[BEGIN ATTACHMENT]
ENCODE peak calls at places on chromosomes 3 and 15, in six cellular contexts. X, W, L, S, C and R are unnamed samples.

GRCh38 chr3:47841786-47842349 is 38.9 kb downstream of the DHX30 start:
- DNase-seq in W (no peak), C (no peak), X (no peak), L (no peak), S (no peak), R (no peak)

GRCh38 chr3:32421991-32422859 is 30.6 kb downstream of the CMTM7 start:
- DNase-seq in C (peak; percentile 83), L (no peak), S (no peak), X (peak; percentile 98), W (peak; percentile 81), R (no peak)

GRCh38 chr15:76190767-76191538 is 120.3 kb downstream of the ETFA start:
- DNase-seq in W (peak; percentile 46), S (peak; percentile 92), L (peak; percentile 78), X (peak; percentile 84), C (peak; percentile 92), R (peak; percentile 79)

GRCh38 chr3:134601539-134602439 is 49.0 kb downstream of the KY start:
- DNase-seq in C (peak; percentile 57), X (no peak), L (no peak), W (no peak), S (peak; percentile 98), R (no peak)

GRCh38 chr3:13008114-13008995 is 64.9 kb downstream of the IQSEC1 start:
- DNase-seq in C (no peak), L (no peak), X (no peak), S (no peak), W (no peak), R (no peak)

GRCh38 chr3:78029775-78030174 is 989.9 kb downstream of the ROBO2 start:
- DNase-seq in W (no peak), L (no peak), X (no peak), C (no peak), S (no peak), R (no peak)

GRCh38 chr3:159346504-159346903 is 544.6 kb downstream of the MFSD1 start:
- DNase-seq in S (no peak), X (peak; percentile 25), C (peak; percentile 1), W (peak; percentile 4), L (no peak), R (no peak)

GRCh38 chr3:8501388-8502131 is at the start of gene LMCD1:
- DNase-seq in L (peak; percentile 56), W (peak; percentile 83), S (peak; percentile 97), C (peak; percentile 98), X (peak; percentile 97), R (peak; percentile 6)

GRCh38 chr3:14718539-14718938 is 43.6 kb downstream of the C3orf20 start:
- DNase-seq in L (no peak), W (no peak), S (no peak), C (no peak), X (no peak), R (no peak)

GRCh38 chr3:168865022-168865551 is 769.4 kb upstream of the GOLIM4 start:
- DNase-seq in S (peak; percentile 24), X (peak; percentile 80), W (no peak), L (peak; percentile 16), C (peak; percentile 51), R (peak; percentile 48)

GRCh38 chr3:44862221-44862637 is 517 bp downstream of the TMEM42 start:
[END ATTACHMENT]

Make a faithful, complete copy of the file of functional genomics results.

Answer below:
ENCODE peak calls at places on chromosomes 3 and 15, in six cellular contexts. X, W, L, S, C and R are unnamed samples.

GRCh38 chr3:47841786-47842349 is 38.9 kb downstream of the DHX30 start:
- DNase-seq in W (no peak), C (no peak), X (no peak), L (no peak), S (no peak), R (no peak)

GRCh38 chr3:32421991-32422859 is 30.6 kb downstream of the CMTM7 start:
- DNase-seq in C (peak; percentile 83), L (no peak), S (no peak), X (peak; percentile 98), W (peak; percentile 81), R (no peak)

GRCh38 chr15:76190767-76191538 is 120.3 kb downstream of the ETFA start:
- DNase-seq in W (peak; percentile 46), S (peak; percentile 92), L (peak; percentile 78), X (peak; percentile 84), C (peak; percentile 92), R (peak; percentile 79)

GRCh38 chr3:134601539-134602439 is 49.0 kb downstream of the KY start:
- DNase-seq in C (peak; percentile 57), X (no peak), L (no peak), W (no peak), S (peak; percentile 98), R (no peak)

GRCh38 chr3:13008114-13008995 is 64.9 kb downstream of the IQSEC1 start:
- DNase-seq in C (no peak), L (no peak), X (no peak), S (no peak), W (no peak), R (no peak)

GRCh38 chr3:78029775-78030174 is 989.9 kb downstream of the ROBO2 start:
- DNase-seq in W (no peak), L (no peak), X (no peak), C (no peak), S (no peak), R (no peak)

GRCh38 chr3:159346504-159346903 is 544.6 kb downstream of the MFSD1 start:
- DNase-seq in S (no peak), X (peak; percentile 25), C (peak; percentile 1), W (peak; percentile 4), L (no peak), R (no peak)

GRCh38 chr3:8501388-8502131 is at the start of gene LMCD1:
- DNase-seq in L (peak; percentile 56), W (peak; percentile 83), S (peak; percentile 97), C (peak; percentile 98), X (peak; percentile 97), R (peak; percentile 6)

GRCh38 chr3:14718539-14718938 is 43.6 kb downstream of the C3orf20 start:
- DNase-seq in L (no peak), W (no peak), S (no peak), C (no peak), X (no peak), R (no peak)

GRCh38 chr3:168865022-168865551 is 769.4 kb upstream of the GOLIM4 start:
- DNase-seq in S (peak; percentile 24), X (peak; percentile 80), W (no peak), L (peak; percentile 16), C (peak; percentile 51), R (peak; percentile 48)

GRCh38 chr3:44862221-44862637 is 517 bp downstream of the TMEM42 start: